This is the note GM sent to us (see below) the weekend after we ran this story.
"GM is fully committed to developing technologies to help our customers around the world use energy more efficiently and reduce their dependence on petroleum. Customer needs, vehicle technologies, government regulations and business conditions continue to change and evolve, so GM periodically reviews the real-world customer benefits and financial viability of the technologies we are considering for our global and regional vehicle programs.
"As a result of these reviews, some technologies are pulled ahead, delayed or cancelled. This is a normal course of business.
"GM does not provide guidance on which technologies will be used in future vehicles."
We can't say this comes as a surprise. Reports are beginning to filter about the viability of a continued hybrid program for the new 2014 Chevy Silverado 1500 and GMC Sierra 1500.
According to GM Inside News, there had been some serious, early speculation that the new GM full-size trucks would have a smaller, more fuel-efficient engine and a more powerful electric motor and battery, but lately those outlets of information have dried up. GM Inside News also speculated that some of the technology may continue for models like the Cadillac Escalade but for the rest of the new platform lineup — SUVs and pickup trucks — the powertrain option has been canceled.
The V-8 pickups, more commonly called "mild hybrids" because of their relatively limited two-mode electric assist capabilities, seemed like a good solution when they first came equipped on previous-generation pickups and full-size SUVs. The system could run on full battery power or battery assist at lower speeds (Mode 1), yet it could also assist the powertrain at higher speeds (Mode 2). By using the V-8 as its main power supply, towing ratings and payload capacities remained high enough to accommodate many half-ton buyers.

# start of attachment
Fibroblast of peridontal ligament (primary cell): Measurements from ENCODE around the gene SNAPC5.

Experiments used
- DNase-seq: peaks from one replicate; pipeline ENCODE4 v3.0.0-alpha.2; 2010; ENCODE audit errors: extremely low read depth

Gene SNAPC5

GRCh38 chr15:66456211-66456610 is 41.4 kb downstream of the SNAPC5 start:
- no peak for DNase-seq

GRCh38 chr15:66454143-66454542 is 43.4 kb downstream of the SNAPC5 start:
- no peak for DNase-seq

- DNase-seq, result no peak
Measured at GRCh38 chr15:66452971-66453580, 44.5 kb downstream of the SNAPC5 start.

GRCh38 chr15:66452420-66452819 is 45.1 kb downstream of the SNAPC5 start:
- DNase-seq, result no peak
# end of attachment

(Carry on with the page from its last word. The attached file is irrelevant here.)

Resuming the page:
Current EPA fuel economy ratings for the half-ton trucks (with the 6.0-liter V-8) were 20/23 mpg in the city/highway and 21 mpg combined.
We know that many dealers over the past several years have had trouble selling these vehicles because of the modest fuel economy benefits, but dealers were saddled with hefty additional sticker costs, too, sometimes in excess of $5,000. We also know that GM may not bring this new technology and powertrain option into the lineup at the beginning of the new truck, possibly waiting for a year or two before revealing a newer, more improved hybrid system.
The last time we spoke with GM representatives about the two-mode hybrids, they were very optimistic about the use of a new, in-house-built electric motor that would allow for better towing and overall power, as well as better fuel economy. But that seems to have stalled. Of course, we'll also suggest that better gas mileage could be achieved with a smaller trubo-diesel or turbocharged gas engine.
With the new trucks due out in the next six to 10 months, this is definitely late in the process to think about killing any advanced technology. We'll have to wait and see what the implications of this might be once we know for certain.